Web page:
The first volume in a new series!
The Future. The civilised world has crumbled and only small isolated communities remain. The Aristocrats rule, the Workers struggle to live while slaves perform menial and degrading tasks for their owners.
Criminals and bankrupts no longer face monetary penalties or prison. Now, there is only one sentence – slavery!
The civilised life of the twenty first century has faded into myth. This is New Rome – where life is simple, harsh and often very brutal!
New Rome 1 – is available now!
I rode my horse up to the hill and then walked through the vines. The grapes were maturing nicely and, with some continuing fine weather and some luck, I would be able, at last, to make wine.
A good vintage meant many sales to the community of New Rome and then, I would pay back the debts that hung around my neck like a millstone.
After inspecting the vines, I rode back to my villa. Marius was standing by his cart and horse when I rode back down. His two male slaves were feeding his horses.
‘Marius,’ I said, greeting the friend and advisor to my late parents warily. He was a second tier Aristocrat but my mother and father still heeded his advice.
Lately, however, Marius always seemed to come with bad news.
‘Famio,’ he said warmly and we embraced quickly.
‘Come inside from the heat,’ I politely invited the older man.
‘Thank you,’ he said and followed me into the villa.
‘I remember when your mother and father built this villa,’ he said, looking around. ‘It feels like yesterday.’
‘It wasn’t,’ I laughed. ‘I was born here and I’m twenty eight.’
‘Time shortens as you get older.’ He looked around the villa. ‘You have closed off the rooms?’
‘Yes. I had to. There is only me and I do not require much. Can I offer you some refreshment?’
‘How?’ Marius asked. ‘You have no slaves so how can…’
‘I can do it myself.’
I could tell Marius was shocked but he hid his feelings.
‘I’m fine. Let’s sit and talk.’
He arranged his robes around him and sat down.
I sat opposite him.
‘Is your wife well?’
‘Julia is,’ Marius said, ‘and sends her regards and wishes, as does Masaya.’
Masaya was his daughter and a woman that I had never seen eye to eye with. She had all the arrogant attributes of the Aristocrats, even though she was beneath my family in class and exhibited none of the virtues of noblesse oblige.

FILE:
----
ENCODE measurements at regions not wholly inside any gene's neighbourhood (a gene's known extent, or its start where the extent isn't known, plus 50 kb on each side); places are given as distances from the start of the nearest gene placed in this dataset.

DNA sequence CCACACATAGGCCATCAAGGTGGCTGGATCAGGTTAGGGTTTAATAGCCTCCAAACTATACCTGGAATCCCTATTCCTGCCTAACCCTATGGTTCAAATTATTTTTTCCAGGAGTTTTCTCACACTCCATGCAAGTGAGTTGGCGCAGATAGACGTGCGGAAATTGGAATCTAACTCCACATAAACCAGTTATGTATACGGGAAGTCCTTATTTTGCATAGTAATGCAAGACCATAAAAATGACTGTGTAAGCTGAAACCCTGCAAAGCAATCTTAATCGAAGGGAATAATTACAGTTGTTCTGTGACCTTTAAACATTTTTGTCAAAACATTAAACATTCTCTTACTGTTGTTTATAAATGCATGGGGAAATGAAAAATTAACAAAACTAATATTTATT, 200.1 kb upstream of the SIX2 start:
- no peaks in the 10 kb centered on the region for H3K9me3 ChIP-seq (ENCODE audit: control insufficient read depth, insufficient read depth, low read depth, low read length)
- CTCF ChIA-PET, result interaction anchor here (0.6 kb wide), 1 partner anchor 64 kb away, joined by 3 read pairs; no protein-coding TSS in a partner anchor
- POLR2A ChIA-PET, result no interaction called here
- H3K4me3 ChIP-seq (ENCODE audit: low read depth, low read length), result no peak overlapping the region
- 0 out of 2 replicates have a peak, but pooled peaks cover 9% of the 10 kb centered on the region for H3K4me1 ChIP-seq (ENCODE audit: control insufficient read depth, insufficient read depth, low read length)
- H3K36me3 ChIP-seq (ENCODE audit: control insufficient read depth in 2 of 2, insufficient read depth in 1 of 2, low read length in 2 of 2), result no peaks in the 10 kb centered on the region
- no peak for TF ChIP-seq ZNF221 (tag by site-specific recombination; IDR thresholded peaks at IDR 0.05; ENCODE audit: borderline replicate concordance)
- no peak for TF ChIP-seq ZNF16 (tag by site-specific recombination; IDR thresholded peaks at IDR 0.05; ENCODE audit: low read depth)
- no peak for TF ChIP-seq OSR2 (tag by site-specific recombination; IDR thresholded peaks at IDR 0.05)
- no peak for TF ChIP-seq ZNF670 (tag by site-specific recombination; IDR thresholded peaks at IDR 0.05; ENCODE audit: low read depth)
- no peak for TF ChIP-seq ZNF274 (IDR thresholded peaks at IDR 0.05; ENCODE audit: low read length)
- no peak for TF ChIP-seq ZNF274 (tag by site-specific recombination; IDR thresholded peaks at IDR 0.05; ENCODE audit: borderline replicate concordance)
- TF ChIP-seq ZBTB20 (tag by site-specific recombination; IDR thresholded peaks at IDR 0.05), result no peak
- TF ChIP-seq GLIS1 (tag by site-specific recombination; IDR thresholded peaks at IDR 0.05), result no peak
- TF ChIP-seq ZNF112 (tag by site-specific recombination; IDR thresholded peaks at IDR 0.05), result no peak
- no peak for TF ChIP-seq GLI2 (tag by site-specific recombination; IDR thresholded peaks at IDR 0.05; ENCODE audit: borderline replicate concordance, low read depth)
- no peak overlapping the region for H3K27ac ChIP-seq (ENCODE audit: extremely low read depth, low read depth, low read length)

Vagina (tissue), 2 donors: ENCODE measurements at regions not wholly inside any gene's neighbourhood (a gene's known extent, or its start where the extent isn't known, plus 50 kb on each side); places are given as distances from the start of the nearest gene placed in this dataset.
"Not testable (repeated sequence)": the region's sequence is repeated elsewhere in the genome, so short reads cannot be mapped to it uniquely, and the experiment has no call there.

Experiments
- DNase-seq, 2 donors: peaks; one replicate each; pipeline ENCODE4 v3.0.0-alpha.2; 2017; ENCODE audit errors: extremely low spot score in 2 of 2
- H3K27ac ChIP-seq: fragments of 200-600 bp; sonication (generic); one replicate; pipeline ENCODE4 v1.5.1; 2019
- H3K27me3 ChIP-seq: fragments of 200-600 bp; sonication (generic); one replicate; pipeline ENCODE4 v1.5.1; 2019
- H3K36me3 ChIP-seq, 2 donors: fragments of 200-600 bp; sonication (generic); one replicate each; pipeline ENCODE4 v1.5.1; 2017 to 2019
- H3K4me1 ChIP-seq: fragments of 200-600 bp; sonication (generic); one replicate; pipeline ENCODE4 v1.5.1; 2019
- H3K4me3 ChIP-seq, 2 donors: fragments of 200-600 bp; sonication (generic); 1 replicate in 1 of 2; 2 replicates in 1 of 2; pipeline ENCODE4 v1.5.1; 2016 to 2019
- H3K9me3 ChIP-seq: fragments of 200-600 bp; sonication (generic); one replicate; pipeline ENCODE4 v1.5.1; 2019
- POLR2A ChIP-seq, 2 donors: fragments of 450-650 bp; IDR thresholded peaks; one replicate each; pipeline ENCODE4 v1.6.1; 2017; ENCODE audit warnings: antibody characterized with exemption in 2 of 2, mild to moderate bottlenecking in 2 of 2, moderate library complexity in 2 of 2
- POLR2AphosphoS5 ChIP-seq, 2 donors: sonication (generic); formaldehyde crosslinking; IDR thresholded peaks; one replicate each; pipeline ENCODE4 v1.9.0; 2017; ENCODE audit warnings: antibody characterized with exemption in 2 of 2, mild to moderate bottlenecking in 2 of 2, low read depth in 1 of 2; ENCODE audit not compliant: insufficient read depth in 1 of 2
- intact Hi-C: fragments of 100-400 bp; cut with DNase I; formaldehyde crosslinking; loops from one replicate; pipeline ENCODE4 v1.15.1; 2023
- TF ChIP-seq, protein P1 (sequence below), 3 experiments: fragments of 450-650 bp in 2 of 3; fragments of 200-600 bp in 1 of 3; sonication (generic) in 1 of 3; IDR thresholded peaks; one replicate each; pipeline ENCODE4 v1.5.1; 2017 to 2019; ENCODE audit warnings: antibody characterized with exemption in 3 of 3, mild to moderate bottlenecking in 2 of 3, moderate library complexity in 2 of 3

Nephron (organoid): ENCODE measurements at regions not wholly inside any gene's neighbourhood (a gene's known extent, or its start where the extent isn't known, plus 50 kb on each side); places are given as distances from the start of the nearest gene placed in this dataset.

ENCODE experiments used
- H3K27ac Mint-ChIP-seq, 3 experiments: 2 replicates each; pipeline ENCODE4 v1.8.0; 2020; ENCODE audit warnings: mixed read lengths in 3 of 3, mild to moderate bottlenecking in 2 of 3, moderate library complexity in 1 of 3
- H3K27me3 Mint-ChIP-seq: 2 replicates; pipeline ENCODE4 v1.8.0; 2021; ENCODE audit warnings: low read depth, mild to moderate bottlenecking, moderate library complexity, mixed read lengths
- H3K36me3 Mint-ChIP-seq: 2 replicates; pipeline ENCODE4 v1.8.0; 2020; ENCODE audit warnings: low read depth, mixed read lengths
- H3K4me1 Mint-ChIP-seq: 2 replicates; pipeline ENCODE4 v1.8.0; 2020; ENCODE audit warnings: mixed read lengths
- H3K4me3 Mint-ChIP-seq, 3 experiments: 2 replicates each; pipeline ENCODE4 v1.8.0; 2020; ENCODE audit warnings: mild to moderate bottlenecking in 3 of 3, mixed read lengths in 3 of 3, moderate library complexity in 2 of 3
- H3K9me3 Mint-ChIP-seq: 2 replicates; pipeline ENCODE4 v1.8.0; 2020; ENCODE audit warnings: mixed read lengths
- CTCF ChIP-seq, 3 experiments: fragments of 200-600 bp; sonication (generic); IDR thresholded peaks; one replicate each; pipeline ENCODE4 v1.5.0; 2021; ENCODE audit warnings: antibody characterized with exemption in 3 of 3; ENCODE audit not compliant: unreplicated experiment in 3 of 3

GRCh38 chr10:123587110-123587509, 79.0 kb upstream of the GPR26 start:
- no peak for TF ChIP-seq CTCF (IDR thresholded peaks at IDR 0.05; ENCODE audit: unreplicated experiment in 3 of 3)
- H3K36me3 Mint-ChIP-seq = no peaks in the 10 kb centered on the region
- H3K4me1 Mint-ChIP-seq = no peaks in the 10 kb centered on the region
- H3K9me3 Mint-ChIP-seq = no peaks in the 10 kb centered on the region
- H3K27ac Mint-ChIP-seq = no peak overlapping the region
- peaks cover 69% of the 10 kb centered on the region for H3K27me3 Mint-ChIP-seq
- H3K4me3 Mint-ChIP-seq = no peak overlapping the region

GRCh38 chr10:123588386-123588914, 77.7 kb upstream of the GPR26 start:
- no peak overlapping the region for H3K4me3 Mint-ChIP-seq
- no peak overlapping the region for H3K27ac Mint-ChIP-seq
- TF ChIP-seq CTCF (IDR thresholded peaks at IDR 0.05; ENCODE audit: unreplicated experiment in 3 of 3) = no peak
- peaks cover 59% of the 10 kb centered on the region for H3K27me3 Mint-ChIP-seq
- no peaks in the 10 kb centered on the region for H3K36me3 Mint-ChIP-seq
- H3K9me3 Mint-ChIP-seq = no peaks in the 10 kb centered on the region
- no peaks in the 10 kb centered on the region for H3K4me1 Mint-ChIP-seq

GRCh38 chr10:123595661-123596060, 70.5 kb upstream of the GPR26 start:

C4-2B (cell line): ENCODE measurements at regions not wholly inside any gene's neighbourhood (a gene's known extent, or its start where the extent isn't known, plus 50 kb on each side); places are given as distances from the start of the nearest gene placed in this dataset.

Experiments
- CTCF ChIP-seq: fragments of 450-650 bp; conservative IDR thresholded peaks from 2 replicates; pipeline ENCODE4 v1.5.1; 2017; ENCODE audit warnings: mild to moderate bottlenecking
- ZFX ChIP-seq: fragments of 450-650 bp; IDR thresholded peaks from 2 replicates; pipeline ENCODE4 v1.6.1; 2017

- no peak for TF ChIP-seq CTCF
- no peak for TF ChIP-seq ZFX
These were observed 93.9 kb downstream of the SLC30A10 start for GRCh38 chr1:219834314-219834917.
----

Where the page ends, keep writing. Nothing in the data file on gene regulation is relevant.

She also sought to be a close friend with the woman to whom I had once been betrothed, Bhatia.
Bhatia came from a very powerful family and our betrothal was short lived when my parents died. Once the debts of my family were known, Bhatia quickly dissolved our connection.
Duranio, Masaya’s brother was a hard man who ran the family business well. He was successful but, I had heard, extremely cruel to the slaves.
I knew Marius had something on his mind so I waited, idly examining my leather sandals.
‘It’s been two years since the death of your parents,’ Marius said at last.
He looked around the dim villa.
‘Once this villa used to ring with the sounds of laughter and gay parties and dinners. Your mother always managed to find the best chefs amongst the slaves so her dinner parties were always well attended.’
‘I remember. She did wonders with the wedding. How is Bhatia?’ I asked idly.
‘She has been appointed to the New Rome Council.’
‘She has? I hadn’t heard that.’
‘You are cut off out here. Don’t you ever get lonely?’
‘I can’t afford to, Marius,’ I said firmly. ‘I need to concentrate on the grape harvest. I need a good one to be able to pay off my father’s debts.’
‘I know,’ Marius sighed. ‘Is that a dream?’
‘No. The grapes are ripening and full of juices. In a few weeks, I will hire some slaves and harvest. I’ll crush soon after and the first bottles and carafes of Capuleta Wine will be available in a few short months. The harvest will solve all my problems.’